It's easy to miss RTH Shop, Rene Holguin's tiny store on N. La Cienega, in a neighborhood otherwise teeming with swanky design stores. It's utterly worth a visit, though, even if it takes a couple of drives around the block to find it; Rene, who worked in visual merchandising for some of the biggest names in the fashion retail world (Ralph Lauren, J. Crew, Levi's, etc.) spent years circling the globe on business trips but became dismayed by the global "sameness" of goods and aspired to do his own thing. "I wanted a store where I could make things that I love and sell stuff that I liked," he says. "I was inspired by the old souvenir shop, where you could buy a trinket as a memento of your holidays."
His store does not disappoint. It's all very unisex and global, with an underlying vibe of the old American West (the interior is infused with the heady sent of cedar oil and leather) yet in a thoroughly modern and creative way. On offer: Rene's collection of leather goods, including his signature egg bags, nubby leather wallets, colored kilt pins, leather flowers and bows, as well as a rotating selection of clothing. For more information, visit RTH Shop.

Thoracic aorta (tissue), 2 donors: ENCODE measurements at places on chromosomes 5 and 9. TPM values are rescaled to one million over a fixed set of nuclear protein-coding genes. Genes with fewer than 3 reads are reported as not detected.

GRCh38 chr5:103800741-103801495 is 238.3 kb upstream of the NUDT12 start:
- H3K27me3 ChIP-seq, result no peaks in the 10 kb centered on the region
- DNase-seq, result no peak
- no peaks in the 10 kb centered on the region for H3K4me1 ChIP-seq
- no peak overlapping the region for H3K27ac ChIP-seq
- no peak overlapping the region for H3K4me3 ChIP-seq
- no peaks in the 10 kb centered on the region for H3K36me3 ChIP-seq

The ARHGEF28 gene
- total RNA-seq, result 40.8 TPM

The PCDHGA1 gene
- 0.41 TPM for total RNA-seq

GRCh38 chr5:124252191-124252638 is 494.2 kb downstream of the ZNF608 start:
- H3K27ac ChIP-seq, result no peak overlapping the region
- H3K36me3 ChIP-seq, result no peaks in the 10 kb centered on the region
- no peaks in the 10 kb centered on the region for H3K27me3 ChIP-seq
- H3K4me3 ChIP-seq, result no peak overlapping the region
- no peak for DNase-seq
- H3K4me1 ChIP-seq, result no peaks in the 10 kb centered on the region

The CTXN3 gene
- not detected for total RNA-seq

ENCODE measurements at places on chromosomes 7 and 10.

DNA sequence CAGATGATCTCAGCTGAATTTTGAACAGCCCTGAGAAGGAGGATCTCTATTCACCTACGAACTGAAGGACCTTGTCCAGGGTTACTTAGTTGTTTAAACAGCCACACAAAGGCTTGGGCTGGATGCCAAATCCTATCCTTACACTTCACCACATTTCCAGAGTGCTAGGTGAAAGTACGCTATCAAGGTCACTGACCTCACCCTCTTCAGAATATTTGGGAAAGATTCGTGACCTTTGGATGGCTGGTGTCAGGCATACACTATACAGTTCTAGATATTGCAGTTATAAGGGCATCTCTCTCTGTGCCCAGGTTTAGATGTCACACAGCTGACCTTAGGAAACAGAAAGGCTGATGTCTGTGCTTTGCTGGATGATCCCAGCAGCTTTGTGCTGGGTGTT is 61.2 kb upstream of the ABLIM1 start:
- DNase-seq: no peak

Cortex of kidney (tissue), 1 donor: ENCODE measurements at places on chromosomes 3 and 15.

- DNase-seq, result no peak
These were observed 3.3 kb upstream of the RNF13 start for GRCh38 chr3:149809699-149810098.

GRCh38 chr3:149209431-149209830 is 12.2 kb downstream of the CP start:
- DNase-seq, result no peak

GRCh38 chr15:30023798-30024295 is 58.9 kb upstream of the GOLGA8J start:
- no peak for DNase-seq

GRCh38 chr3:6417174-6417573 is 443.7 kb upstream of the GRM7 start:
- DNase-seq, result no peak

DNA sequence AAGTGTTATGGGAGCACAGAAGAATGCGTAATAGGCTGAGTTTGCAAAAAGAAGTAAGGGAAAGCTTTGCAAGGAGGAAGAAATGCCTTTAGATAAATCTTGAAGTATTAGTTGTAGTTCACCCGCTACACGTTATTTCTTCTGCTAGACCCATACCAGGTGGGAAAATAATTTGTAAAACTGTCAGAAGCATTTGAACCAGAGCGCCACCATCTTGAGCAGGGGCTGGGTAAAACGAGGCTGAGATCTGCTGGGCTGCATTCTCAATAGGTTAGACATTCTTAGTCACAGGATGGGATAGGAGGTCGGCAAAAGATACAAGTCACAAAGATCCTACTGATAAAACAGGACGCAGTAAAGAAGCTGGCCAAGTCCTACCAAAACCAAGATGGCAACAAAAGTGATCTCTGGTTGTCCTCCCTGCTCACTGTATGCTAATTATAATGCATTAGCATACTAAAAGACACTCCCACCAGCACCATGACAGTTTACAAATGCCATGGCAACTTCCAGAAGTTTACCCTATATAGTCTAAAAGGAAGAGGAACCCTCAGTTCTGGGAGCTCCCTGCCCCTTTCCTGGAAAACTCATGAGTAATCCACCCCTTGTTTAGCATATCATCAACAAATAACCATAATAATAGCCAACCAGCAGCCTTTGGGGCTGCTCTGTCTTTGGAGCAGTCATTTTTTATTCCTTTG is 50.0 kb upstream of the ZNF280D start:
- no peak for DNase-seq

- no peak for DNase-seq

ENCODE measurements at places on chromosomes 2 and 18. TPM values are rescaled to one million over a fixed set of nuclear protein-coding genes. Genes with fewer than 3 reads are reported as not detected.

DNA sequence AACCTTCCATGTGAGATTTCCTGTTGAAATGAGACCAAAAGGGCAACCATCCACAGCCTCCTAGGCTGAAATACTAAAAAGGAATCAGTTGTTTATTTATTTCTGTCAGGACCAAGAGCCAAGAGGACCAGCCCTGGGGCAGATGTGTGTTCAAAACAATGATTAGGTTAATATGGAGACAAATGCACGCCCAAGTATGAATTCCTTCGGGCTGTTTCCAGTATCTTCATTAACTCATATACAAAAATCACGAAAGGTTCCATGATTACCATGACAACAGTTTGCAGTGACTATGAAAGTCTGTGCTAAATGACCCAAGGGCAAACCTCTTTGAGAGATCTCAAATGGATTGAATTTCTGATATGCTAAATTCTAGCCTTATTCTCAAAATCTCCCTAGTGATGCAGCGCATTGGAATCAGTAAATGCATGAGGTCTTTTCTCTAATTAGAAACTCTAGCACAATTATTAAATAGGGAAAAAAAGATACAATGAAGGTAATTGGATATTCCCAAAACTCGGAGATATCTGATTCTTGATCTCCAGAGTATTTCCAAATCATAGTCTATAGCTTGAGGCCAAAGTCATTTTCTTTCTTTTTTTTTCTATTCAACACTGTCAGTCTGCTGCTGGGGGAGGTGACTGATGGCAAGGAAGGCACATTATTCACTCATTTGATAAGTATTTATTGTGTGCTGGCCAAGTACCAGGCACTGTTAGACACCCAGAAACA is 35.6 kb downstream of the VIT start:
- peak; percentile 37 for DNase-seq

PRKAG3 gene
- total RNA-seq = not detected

N.B. Rene will be joining us on Saturday at our Remodelista Holiday Market at Big Daddy's Antiques.
Photography by Megan Small.
Above: The entrance sign made from scrapwood.
Above: Rene grew up in El Paso, Texas, and as a child learned to work with leather from his boot-making father; above are his Market Tote, Junior Market Tote, and Egg Bag
Above: Beaded belt buckles.
Above: An array of Rene's found trinkets gathered from his travels, including wooden beads, colored kilt pins, beaded bracelets, and beanies adorned with his leather arrows.
Above: A collection of colored kilt pins.
Above: Snap wallets in five different sizes and in a myriad of colors.
Above: A gray egg bag with scarf.
Above: A couple of the outfits Rene pulls together using his own pieces and others on sale in the shop.
Above: The RTH workshop where Rene and his team design and finish the leather pieces, many of which are sourced from Texas.